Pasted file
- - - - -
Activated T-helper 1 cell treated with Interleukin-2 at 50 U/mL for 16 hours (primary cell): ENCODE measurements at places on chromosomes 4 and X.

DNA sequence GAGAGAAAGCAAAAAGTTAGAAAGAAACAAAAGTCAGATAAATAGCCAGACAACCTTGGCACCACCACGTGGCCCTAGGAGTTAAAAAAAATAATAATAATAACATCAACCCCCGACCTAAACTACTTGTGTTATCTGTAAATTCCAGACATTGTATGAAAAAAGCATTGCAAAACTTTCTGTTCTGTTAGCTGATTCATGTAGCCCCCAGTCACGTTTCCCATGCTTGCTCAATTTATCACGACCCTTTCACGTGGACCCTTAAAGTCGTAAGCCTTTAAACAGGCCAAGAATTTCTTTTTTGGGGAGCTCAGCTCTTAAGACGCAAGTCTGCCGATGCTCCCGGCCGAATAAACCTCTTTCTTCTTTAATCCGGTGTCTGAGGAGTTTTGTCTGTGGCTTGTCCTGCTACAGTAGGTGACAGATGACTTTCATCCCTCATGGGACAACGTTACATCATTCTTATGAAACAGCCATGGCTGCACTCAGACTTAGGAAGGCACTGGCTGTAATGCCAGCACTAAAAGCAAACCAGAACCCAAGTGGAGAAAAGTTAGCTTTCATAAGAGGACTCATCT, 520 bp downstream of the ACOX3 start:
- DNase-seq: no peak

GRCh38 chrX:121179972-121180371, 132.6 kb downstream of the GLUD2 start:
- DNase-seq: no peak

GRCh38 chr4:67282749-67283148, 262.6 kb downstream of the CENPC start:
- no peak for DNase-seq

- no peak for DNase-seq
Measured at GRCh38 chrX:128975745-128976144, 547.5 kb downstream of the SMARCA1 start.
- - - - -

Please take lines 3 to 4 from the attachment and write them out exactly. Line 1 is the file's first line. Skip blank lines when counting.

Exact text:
- DNase-seq: no peak

GRCh38 chrX:121179972-121180371, 132.6 kb downstream of the GLUD2 start: